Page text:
Govt may reduce base prices for ATF: Patel
This could provide a relief of Rs 500 crore to the domestic airline industry in the next fiscal, reports Ranju Sarkar.Updated: Feb 03, 2007, 23:53 IST
The government may reduce the base prices for aviation turbine fuel (ATF) or what is internationally called jet fuel, which could provide a relief of Rs 500 crore to the domestic airline industry in the next fiscal.
Civil aviation minister Praful Patel disclosed this in an exclusive chat with HT reporters in Mumbai. Airlines say that oil companies are making a marketing margin of 14-15 per cent on ATF compared lower margins on other petroleum products.
This increases the base prices for ATF, which the government may reduce. Oil companies, however, were unaware of such a move. ''Everyone wants a subsidy. We are losing Rs 11 per litre on Kerosene, Rs 153 on every LPG cylinder. We have already lost Rs 3,000 crore this year,'' said the CMD of an oil company.
A cut in marketing margins can reduce base prices of ATF. ''If they cut their margin by 10 per cent, that could reduce ATF prices by Rs 3-4/litre, which could bring down monthly fuel bill by Rs 3-4 crore,'' said SpiceJet director Ajay Singh.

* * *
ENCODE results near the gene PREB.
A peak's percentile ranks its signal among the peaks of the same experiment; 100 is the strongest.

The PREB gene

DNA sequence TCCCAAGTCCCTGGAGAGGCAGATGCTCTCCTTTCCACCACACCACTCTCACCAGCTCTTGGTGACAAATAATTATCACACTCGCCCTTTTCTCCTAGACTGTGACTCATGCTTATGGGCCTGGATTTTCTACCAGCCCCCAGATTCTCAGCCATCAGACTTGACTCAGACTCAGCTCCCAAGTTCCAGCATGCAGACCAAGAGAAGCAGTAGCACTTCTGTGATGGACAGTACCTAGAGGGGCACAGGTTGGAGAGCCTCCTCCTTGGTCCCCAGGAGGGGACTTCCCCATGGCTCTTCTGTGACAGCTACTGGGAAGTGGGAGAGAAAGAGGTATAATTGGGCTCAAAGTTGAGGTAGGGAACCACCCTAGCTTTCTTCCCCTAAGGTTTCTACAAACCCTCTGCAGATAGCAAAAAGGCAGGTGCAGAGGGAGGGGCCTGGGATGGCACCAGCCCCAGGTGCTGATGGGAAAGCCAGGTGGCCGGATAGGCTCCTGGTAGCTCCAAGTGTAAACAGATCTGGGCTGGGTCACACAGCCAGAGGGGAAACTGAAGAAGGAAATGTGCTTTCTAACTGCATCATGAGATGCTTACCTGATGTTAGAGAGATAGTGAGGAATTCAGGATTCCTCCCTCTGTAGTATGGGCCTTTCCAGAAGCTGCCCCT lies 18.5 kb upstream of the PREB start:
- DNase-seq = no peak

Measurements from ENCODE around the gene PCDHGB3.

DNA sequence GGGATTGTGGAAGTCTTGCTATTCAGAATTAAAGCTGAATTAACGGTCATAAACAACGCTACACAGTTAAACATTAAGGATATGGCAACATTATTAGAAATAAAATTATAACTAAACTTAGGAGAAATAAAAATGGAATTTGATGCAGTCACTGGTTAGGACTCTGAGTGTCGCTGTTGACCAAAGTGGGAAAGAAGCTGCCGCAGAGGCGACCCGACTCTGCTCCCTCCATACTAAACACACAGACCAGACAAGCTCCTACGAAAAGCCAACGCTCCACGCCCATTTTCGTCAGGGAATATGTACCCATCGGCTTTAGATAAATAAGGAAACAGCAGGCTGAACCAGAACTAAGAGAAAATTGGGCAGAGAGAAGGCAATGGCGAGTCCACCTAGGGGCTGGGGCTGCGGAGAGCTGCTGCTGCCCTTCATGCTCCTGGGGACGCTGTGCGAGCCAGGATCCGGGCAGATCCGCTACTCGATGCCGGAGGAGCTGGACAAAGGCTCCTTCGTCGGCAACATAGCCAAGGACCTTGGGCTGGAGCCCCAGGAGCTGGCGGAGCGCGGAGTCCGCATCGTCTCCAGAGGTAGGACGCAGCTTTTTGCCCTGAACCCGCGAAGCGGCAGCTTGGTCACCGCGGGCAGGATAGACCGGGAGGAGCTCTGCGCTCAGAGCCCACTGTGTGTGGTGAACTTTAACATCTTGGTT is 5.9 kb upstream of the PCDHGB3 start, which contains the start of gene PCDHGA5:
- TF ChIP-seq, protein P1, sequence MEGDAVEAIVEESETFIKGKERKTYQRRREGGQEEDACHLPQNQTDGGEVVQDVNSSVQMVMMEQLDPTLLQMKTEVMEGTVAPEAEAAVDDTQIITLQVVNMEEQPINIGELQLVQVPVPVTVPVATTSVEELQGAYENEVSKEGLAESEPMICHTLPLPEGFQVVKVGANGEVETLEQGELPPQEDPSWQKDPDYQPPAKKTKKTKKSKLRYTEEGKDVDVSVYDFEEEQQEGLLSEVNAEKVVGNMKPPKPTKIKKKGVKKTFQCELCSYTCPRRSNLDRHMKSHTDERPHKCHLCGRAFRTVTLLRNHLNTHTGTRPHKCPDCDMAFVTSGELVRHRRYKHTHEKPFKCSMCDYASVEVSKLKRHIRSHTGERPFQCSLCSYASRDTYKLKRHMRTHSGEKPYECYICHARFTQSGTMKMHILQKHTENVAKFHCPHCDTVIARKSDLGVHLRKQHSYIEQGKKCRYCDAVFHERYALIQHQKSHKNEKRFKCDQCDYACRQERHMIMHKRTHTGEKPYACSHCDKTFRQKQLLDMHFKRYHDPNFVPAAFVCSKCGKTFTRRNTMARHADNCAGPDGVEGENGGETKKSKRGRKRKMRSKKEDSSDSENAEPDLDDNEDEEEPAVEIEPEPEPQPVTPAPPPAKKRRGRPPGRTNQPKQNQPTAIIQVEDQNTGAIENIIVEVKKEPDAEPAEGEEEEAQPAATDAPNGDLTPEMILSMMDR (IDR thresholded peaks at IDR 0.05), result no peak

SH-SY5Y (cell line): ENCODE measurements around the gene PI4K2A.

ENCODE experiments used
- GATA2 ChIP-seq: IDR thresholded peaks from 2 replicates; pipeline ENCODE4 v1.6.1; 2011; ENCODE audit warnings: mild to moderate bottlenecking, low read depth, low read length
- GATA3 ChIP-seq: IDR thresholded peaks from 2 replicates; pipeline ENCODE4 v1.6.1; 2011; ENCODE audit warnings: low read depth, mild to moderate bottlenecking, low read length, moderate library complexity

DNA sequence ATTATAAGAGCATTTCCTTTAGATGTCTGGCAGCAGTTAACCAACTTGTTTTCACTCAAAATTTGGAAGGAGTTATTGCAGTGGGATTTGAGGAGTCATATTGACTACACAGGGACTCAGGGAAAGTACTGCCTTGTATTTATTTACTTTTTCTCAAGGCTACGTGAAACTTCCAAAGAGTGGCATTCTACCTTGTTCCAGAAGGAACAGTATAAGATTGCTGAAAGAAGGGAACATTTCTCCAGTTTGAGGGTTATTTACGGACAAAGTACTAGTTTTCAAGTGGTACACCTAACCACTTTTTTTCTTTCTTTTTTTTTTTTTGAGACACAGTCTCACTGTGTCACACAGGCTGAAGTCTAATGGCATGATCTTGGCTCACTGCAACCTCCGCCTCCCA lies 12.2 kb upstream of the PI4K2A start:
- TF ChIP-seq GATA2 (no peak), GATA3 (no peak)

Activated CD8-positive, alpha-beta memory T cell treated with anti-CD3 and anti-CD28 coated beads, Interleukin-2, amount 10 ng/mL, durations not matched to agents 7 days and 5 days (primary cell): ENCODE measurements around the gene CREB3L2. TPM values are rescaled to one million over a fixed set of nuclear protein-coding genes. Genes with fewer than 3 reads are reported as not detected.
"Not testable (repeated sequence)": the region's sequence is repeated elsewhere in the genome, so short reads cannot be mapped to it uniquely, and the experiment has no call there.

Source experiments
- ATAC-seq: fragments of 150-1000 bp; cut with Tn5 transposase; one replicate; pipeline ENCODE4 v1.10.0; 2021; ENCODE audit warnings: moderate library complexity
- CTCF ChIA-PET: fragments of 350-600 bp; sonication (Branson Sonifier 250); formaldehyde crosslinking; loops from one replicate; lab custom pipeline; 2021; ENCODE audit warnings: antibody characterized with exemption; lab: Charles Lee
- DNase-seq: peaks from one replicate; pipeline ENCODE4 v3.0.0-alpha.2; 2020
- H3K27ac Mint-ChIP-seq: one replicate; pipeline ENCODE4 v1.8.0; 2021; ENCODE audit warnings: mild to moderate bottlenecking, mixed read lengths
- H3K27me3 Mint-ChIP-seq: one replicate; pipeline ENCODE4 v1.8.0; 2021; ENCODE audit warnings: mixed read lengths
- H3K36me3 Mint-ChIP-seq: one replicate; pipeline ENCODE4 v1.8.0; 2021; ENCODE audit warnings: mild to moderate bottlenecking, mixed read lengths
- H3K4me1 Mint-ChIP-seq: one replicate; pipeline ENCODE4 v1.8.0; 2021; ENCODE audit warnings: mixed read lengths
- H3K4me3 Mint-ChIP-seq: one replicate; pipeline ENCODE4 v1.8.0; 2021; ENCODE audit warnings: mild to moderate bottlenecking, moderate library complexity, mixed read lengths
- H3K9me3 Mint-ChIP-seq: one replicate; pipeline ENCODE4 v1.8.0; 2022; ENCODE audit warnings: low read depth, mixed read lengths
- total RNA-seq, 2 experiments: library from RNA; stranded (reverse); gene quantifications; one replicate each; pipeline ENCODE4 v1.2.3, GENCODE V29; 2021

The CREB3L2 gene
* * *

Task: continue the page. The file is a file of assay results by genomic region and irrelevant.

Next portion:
Patel also indicated that the government may reduce the customs duty on ATF in the coming budget, and the matter has been taken up with the finance minister P Chidambaram. Differential sales tax in states is another area of concern.
The government may also extend the exemption from withholding tax on aircraft leases; the matter has been taken up with the finance minister, said Patel. The tax could increase aircraft rentals by 10-12 per cent, thus increasing airfares.
Patel also said that the government is reviewing the eligibility norm for domestic airlines to start flying overseas. ''We have to review it as we have signed a huge number of bilaterals (frequency of airline services are governed by agreements between governments), which we have not been able to reciprocate,'' said Patel.
So, Vijay Mallya's Kingfisher Airlines may not have to wait for long to fly to New York or Paris.